The golf industry takes a big swing on women players

Another multibillion-dollar industry moves closer to gender equality and finds out it’s good for business.

Golf has historically been a boys’ club — literally.

women's share of the golfing population

But the sport seems to be entering the modern era, with a surge of women showing interest. More than 800k American women started playing golf between 2020 and 2022, according to the National Golf Foundation, representing a 15% increase.

And 38% of players under 18 years old today are girls, compared to just 14% in 1986, indicating that this demographic shift might be here to stay.


Multiple factors are likely contributing to the influx of women into the sport, per The Washington Post:

  • Overall interest in golf surged during the pandemic as people looked for outdoor, socially distant activities. Plus, remote work freed up time for hobbies.
  • Millennial and Gen Z women are exposed to golf on social media, where celebrities and professional athletes alike have posted about the sport.
  • Indoor golfing businesses and bars have grown increasingly popular, serving as accessible entry points to the sport.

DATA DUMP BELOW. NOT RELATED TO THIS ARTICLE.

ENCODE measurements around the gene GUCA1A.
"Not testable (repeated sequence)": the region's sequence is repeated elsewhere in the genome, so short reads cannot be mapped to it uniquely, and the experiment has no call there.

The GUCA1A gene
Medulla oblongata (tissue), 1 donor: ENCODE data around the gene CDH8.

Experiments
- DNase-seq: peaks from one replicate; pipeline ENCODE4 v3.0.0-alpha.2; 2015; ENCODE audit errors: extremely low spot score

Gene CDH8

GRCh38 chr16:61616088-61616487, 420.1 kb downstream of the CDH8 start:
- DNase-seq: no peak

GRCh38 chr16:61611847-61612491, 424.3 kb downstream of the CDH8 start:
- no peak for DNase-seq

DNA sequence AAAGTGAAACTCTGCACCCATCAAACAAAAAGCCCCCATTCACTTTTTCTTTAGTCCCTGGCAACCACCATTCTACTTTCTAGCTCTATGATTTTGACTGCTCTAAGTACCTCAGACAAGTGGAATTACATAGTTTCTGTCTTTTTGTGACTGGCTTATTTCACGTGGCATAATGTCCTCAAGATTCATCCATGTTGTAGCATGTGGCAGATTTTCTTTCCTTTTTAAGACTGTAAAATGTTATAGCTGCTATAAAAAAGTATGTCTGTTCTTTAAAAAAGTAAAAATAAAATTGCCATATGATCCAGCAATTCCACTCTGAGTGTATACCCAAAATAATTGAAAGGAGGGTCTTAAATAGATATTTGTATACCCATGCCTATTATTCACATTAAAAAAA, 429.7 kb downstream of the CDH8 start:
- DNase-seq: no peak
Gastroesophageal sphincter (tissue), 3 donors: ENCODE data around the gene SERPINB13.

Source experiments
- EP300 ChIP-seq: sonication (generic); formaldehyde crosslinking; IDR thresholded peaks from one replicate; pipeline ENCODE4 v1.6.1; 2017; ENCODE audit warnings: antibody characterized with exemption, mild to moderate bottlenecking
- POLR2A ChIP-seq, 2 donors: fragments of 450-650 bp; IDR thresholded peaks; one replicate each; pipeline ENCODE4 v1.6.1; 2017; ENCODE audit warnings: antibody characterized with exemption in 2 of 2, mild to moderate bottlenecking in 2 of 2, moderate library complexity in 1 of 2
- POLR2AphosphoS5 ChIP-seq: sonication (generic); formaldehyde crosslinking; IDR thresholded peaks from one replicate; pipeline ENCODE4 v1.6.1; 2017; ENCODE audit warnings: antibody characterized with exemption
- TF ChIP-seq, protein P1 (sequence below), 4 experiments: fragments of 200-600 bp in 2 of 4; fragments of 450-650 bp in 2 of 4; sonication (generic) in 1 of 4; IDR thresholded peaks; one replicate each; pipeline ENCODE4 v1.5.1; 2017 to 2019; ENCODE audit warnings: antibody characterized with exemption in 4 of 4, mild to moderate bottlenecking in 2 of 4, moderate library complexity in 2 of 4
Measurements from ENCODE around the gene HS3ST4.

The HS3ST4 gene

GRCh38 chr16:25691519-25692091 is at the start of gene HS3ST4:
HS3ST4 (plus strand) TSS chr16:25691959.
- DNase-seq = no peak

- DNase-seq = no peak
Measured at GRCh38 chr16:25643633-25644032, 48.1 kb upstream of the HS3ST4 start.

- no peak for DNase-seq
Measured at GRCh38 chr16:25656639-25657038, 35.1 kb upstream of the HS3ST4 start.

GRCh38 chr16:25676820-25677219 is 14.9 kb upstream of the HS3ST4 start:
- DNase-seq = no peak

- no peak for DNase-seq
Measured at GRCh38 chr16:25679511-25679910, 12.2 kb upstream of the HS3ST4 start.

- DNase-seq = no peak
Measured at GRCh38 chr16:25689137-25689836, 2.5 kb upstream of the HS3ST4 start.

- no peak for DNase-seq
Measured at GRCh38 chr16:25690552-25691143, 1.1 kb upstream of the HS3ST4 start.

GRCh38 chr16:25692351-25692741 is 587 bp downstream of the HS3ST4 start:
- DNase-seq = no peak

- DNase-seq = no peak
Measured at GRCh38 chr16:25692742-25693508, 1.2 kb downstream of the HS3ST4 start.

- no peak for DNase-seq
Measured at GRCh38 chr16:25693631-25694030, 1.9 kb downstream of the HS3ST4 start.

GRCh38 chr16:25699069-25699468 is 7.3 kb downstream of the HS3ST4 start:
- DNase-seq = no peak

All that interest adds up: In 2021, Golf Datatech found that women accounted for ~20% of the then $5.59B golf market.

Vying fore women’s wallets

With billions of dollars up for grabs, brands are quickly adapting to capitalize on female spending power.

  • In 2021, Callaway launched a product line specifically engineered for female players.
  • Activewear brands like Lululemon, Adidas, and Nike carry golf clothing for women, as do high-end fashion brands.

And it’s not golf without clubs: many are springing up on social media, in the nonprofit space, and in local communities across the country.

This is all good news, considering research suggests that not playing golf can actually hurt women’s careers.

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